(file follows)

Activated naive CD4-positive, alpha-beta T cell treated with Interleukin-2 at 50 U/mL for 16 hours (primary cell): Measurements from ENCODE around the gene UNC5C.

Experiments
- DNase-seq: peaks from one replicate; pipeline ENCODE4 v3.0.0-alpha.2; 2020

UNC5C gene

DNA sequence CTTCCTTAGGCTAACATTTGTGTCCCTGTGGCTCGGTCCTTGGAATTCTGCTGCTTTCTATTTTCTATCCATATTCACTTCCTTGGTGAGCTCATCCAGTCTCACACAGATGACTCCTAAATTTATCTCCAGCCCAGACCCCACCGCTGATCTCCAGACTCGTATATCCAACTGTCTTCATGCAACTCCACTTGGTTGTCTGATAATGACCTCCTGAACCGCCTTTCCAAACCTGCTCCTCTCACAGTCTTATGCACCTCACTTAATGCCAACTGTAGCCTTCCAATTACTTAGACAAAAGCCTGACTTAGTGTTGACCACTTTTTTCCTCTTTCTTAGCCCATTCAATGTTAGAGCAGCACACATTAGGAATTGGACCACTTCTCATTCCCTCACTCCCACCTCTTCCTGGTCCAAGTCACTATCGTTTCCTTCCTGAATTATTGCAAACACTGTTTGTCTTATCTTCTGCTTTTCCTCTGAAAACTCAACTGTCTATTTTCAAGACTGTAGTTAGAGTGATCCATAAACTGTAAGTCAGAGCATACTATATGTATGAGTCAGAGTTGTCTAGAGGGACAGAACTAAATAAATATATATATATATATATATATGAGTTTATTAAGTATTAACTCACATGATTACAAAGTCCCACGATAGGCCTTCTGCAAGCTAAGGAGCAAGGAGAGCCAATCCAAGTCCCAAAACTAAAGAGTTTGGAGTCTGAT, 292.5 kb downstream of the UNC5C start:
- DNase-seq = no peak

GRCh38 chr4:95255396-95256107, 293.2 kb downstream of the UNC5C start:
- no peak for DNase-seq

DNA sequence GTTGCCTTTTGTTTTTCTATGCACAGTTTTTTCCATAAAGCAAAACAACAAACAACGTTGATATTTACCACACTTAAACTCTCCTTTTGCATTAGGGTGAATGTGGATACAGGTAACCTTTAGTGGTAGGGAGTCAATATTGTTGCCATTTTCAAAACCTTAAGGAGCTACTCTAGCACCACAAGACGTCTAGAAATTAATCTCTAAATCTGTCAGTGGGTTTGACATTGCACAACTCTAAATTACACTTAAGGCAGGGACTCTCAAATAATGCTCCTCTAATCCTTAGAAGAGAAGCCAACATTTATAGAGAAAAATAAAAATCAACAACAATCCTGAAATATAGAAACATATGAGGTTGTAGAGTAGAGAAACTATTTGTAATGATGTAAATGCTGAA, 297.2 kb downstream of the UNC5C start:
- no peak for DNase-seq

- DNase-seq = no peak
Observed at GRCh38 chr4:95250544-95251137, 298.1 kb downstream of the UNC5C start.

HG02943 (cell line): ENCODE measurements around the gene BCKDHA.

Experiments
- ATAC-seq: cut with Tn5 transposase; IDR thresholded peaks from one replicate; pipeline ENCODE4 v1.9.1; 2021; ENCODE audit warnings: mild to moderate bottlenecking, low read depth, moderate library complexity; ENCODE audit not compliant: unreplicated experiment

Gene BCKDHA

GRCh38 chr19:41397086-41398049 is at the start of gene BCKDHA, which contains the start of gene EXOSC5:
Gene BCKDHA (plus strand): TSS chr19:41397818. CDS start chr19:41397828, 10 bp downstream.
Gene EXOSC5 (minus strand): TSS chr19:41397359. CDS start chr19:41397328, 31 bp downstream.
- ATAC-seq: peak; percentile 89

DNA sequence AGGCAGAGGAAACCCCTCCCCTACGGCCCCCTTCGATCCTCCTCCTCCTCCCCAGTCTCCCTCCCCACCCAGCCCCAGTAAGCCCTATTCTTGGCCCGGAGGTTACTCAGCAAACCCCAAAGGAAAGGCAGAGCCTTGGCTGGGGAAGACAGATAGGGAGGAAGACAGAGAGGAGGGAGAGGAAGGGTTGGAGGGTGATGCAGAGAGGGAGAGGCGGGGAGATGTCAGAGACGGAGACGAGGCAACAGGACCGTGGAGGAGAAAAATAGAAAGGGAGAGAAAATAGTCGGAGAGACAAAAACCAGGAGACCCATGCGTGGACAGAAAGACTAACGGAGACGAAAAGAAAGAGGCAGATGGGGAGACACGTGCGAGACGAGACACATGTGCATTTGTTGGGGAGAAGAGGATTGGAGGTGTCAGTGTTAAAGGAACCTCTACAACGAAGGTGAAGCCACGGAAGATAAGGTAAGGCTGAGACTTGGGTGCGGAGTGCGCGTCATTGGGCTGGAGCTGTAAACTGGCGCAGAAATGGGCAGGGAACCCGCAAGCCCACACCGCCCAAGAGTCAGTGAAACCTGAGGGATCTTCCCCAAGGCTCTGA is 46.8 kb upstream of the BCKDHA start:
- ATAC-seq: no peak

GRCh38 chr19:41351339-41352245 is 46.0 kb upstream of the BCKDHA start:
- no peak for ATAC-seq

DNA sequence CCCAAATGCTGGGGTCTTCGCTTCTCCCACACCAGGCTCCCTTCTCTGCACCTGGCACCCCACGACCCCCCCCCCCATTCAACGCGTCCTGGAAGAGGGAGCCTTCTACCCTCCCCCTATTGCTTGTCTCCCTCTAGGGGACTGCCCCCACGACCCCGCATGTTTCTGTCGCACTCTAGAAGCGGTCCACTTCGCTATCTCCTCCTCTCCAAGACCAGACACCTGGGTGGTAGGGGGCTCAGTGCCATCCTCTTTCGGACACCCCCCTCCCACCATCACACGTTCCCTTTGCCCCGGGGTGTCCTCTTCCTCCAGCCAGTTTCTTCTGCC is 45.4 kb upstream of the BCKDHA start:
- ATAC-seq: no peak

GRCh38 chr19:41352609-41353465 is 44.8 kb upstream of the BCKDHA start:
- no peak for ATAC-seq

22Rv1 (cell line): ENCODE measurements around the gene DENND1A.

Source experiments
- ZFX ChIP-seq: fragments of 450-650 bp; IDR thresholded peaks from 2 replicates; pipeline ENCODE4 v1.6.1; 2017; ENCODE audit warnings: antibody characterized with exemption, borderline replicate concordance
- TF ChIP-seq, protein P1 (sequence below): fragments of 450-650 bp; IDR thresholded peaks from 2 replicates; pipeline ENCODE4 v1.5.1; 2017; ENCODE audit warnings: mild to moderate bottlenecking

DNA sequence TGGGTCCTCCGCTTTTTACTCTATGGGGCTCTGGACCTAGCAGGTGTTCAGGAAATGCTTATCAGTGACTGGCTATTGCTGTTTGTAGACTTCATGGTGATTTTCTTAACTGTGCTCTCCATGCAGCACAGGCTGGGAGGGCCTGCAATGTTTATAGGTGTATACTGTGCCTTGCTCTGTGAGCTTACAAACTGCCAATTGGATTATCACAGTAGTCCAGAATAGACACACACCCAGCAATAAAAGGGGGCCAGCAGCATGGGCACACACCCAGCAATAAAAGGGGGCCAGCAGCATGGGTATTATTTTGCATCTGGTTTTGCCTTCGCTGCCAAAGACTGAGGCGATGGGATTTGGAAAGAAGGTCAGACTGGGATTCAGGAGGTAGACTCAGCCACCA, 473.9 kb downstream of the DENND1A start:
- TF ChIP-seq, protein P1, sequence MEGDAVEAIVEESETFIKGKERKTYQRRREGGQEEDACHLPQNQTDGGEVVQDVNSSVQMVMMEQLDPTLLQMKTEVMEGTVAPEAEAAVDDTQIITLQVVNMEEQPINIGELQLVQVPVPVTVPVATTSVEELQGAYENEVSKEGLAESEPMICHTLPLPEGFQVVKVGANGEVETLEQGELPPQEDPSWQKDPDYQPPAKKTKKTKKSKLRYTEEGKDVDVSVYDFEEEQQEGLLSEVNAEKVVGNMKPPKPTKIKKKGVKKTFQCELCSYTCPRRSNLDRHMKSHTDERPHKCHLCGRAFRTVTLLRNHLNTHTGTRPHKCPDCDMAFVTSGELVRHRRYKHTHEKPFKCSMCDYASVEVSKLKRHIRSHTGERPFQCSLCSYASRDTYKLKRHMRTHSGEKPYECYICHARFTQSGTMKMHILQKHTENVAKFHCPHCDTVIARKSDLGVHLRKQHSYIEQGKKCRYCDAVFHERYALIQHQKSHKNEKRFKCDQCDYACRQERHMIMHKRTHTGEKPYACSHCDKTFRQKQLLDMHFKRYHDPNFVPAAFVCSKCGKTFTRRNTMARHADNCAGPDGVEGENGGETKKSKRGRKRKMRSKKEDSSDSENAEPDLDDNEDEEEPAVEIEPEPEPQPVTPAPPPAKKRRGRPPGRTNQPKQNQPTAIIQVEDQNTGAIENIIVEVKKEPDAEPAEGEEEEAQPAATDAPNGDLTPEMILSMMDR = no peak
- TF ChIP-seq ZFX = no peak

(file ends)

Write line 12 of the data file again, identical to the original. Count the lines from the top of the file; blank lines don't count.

Observed at GRCh38 chr4:95250544-95251137, 298.1 kb downstream of the UNC5C start.